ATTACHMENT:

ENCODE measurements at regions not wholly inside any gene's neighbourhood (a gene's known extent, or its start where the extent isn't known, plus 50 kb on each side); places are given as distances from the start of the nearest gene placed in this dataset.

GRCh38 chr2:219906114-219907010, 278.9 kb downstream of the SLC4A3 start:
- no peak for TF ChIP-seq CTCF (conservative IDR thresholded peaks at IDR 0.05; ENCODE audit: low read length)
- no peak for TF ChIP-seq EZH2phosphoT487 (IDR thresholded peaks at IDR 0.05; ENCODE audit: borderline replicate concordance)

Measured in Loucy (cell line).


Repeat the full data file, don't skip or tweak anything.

ENCODE measurements at regions not wholly inside any gene's neighbourhood (a gene's known extent, or its start where the extent isn't known, plus 50 kb on each side); places are given as distances from the start of the nearest gene placed in this dataset.

GRCh38 chr2:219906114-219907010, 278.9 kb downstream of the SLC4A3 start:
- no peak for TF ChIP-seq CTCF (conservative IDR thresholded peaks at IDR 0.05; ENCODE audit: low read length)
- no peak for TF ChIP-seq EZH2phosphoT487 (IDR thresholded peaks at IDR 0.05; ENCODE audit: borderline replicate concordance)

Measured in Loucy (cell line).